Here’s how to do it: gather 3–5 of your trusted partners across functions and build your principles from the bottom up. You’ll know that you have a good principle when an intelligent person on your team could create a counter-argument for one of them but the vast majority of your team agrees it’s the right tradeoff. Share with the rest of your team and incorporate feedback: this has to be a document that the entire team believes in. Then share widely in a team all-hands and make sure to reference the principles in decisions that you make to keep it top of mind with the team.

Here are some examples of principles from my previous teams to get you thinking:

  1. Be driven by data, but don’t be metrics-obsessed. Data guides thinking but it’s not the only thing. Metrics have a half-life of usefulness for your team and you should constantly think about better ways to measure value.
  2. Be transparent. Document decisions made and share those decisions widely.
  3. Invite feedback and close the loop. Take feedback in from all parts of the team and ensure that people understand why you do/don’t act on pieces of feedback.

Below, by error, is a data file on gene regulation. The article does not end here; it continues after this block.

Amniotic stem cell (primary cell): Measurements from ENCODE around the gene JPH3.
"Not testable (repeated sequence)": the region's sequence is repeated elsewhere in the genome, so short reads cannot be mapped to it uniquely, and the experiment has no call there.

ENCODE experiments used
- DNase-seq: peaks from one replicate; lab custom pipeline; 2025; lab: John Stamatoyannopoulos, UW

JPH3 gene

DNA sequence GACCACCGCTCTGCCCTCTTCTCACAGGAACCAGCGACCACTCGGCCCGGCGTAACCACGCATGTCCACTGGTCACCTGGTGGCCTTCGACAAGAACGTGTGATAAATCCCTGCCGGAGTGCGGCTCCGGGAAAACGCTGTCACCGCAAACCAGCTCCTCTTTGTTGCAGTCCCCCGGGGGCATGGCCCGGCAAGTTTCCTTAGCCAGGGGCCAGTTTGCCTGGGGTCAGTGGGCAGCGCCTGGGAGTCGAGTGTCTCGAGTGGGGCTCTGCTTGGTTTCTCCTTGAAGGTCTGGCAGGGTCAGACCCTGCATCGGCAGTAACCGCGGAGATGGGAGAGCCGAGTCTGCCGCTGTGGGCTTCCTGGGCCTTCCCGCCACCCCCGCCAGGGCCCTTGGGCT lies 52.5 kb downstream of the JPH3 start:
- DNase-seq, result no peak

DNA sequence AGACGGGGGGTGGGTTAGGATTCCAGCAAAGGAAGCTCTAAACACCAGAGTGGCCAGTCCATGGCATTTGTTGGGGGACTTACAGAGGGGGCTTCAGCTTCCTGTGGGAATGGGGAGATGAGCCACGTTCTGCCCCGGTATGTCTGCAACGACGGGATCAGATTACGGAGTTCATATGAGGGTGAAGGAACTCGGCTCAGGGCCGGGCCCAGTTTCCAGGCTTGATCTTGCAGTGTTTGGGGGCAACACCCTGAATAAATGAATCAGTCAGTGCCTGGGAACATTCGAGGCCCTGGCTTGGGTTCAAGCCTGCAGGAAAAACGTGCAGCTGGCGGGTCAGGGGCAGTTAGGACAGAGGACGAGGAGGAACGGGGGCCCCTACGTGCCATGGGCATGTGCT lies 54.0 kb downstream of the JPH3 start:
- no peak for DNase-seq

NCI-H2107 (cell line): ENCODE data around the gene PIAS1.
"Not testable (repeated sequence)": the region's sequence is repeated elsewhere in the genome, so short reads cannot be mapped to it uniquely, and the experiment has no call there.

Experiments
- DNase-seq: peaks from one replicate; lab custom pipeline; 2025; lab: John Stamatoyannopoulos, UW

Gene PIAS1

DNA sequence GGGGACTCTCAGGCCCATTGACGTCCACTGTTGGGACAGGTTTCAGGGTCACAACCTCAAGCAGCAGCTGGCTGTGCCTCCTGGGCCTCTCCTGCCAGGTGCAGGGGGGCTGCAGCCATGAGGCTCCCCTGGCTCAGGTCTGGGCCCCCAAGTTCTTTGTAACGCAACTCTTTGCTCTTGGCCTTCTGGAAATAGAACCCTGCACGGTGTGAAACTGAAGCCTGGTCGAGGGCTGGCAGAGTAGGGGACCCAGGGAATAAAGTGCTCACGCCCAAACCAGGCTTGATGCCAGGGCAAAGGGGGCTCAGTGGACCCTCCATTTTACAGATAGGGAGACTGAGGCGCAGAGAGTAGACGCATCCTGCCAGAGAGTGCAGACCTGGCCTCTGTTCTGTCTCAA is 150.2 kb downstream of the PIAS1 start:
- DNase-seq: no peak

The end result of this process is that you have 3–7 principles or tenets that your team can point to as to how to make decisions on the margins. Since you can’t (or at least shouldn’t) be in every meeting that your team has, these principles are a great way to scale how you would make a decision on an ambiguous problem.

3. Spend the rest of your time upskilling your team

If you have strong processes and a clear set of principles for how your team makes decisions, the rest of your time should be teaching people on your team. Once you transfer a skill to someone, you can spend your time on higher-leverage problems. Find the people on your team who are talented and want to learn. Figure out where their opportunity areas are with them and then jointly decide the right course to upskill them.

There are a few options to upskill the people on your team. The growth area is a strength of:

  1. yours, so you can teach them directly
  2. someone you know, so you can connect them to that expert
  3. Learning content, so you connect them to the resource (a class, a book, etc)

Once you’ve got processes, principles, and an upskilled-team you won’t have to do any work at all! Or, more likely, you’ll have new people to onboard and challenges to solve and you need to consistently tackle all 3 aspects of this note. Regardless, following these 3 steps as a Manager or Product Manager will ensure that you’re able to spend time on the most important problems your team is facing and not getting sucked into the day-to-day execution that your team can handle.

What tips did I miss? Let me know in the comments.



Chris Hatfield

I'm a Product Manager who loves to solve problems at the intersection of how to help people get value out of complex ecosystems and how people make decisions.